Category: Critical Care
Keywords: PEEP, Driving Pressure, Ventilator Management, ARDS (PubMed Search)
As the debate regarding the pathophysiology and ventilator mechanics of COVID pneumonia rages on, it is important to have a method to evaluate the distensibility of patients' lungs so that we can minimize lung injury. It has been well shown that both under- and over-distention lead to acute lung injury and inducing or worsening ARDS.
One method to find the "best" level of PEEP is through the PEEP titration test (also called a Driving Pressure titration test). High Driving Pressure (DP), which is equal to Plateau Pressure - PEEP, has been shown to be associated with lung injury, and the minimal DP obtainable for a given patient while still meeting ventilatory goals is often an objective in the ICU (common DP goal is < 15 cm H2O). A PEEP titration is optimally done on paralyzed patients, although it can be used on sedated or very calm patients as a "best guess" approximation. It will not work well on agitated patients or those participating heavily in their ventilation. Be sure not to do this if you are not authorized to make vent changes, and always make sure to coordinate appropriately with your RT.
To perform a PEEP titration:
*Consider placing the patient on square waveform VC, as this will also allow evaluation of stress index (if patient is not participating). This can be skipped if not evaluating stress index
1) Make a table for yourself on a piece of paper where you can record PEEP, Plateau Pressure, Driving Pressure, Blood Pressure, and SpO2.
2) Write down the initial PEEP, BP, and SpO2. Clearly document for yourself that this is the initial PEEP, so you do not inadvertantly leave the vent on different settings at the end. Perform an inspiratory hold to measure a plateau pressure. Fill in DP by using the equation DP = Pplat - PEEP
3) Change the PEEP. You can either increase or decrease. If you have a suspicion that the patient is over or under distended, go towards optimal distention, but if unsure it is ok to guess. Usually we go by increments of 2 cm H2O. Wait about 20-30 seconds on the new PEEP.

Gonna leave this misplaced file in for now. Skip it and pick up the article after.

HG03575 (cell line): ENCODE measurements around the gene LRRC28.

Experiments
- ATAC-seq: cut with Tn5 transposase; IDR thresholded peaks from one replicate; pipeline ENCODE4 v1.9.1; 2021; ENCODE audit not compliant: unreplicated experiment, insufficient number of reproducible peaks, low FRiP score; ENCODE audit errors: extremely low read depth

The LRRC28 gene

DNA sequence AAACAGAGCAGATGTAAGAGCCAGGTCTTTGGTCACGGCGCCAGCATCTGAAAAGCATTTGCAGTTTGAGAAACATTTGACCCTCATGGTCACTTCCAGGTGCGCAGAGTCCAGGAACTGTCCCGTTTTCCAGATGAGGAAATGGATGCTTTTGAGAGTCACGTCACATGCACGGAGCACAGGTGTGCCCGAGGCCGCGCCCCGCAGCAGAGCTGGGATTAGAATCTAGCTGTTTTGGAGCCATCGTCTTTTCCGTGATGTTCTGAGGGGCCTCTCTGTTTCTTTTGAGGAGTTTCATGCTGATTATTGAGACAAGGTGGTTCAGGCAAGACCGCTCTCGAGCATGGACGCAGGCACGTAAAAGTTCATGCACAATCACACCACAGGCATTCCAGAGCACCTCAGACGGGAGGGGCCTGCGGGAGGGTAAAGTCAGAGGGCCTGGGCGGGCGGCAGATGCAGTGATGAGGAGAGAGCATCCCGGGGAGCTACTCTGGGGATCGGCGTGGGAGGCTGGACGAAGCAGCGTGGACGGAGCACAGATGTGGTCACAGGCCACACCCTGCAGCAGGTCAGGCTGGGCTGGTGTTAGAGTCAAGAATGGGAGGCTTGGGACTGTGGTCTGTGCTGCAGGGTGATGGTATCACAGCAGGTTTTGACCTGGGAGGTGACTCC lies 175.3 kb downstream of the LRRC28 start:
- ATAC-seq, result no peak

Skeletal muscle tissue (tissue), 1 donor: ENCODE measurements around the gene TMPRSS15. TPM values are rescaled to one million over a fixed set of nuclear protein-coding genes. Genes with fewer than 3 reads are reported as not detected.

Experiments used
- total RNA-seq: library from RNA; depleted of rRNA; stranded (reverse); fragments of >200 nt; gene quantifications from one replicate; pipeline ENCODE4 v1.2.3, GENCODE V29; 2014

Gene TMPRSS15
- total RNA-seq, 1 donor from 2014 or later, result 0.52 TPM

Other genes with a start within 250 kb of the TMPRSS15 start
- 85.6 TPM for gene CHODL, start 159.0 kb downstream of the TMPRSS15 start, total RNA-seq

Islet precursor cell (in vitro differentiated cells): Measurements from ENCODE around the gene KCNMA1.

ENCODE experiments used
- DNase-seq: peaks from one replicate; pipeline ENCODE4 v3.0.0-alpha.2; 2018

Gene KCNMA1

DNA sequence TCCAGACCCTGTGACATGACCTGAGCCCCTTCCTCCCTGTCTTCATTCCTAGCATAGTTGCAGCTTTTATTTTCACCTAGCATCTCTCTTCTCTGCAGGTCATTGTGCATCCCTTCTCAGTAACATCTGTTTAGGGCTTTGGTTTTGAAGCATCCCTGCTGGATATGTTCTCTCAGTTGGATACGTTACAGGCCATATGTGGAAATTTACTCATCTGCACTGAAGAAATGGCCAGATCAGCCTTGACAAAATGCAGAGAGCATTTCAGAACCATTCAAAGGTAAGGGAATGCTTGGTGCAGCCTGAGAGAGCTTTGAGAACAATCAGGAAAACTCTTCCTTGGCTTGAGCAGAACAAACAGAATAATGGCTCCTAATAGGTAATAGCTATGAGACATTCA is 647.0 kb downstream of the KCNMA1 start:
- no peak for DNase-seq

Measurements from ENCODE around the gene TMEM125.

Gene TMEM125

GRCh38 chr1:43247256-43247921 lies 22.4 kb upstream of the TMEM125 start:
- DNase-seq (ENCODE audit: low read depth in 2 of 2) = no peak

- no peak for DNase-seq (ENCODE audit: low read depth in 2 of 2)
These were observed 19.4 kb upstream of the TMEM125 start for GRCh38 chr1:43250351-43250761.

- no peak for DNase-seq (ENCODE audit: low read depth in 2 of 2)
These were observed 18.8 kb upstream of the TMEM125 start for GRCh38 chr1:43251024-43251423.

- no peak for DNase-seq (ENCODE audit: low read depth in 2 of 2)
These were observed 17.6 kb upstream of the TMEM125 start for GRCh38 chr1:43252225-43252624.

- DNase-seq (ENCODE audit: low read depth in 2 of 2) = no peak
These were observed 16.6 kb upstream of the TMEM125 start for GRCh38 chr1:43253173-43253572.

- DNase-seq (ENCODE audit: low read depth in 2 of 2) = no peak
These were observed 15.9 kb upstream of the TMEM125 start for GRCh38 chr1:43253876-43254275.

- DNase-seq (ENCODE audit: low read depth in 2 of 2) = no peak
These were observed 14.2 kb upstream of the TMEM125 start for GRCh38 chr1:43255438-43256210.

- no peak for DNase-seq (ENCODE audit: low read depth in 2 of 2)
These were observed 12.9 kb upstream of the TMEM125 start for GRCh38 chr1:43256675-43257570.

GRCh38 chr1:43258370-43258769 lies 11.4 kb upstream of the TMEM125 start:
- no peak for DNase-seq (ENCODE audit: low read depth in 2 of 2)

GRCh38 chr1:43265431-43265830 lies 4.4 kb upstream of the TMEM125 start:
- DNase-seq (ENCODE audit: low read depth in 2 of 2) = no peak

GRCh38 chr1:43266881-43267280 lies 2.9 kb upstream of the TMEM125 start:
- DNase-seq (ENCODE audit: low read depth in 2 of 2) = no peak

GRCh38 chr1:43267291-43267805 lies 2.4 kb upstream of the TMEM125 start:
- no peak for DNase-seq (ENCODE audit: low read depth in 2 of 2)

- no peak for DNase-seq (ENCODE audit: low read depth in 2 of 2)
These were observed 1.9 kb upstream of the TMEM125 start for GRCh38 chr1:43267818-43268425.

4) Measure a new plateau pressure and calculate a new DP. At each step, write down the BP and SpO2 as well to ensure you are not generating decreased cardiac preload or derecruitment/hypoxia (keep in mind that due to pulse ox lag, you may not see hypoxia for up to a few minutes).
5) Repeat at a few different PEEP levels. Typically in more unstable patients who may not tolerate aggressive vent changes you may only want to check 2-3 levels of PEEP. In more stable patients or if concern for ongoing lung injury is high, you might check up to 5-6 different levels of PEEP. Please note that some COVID ARDS patients are so unstable that they will not tolerate any derecruitment, and this manuever should not be used in those patients as they could desaturate during the titration.
Once you have all of your data, consider changing to whichever PEEP level gives the lowest driving pressure. Keep in mind that while data from a PEEP titration can be very useful, it is only one data point and should be considered in combination with blood pressure, volume status, CXR findings, habitus, FiO2 weaning, and other factors. PEEP titrations should be reperformed periodically (usually daily in most semi-stable ICU patients, more often in unstable patients). it is also recommended to write a note in the chart with your initial vent settings, data from the titration, and settings upon termination of the titration -- and call your RT if you changed the vent settings.
Bottom Line: PEEP titration (aka Driving Pressure titration) aims to identify the PEEP level where (PPlat - PEEP) is minimal and may help reduce risk of ongoing lung injury in ventilated patients.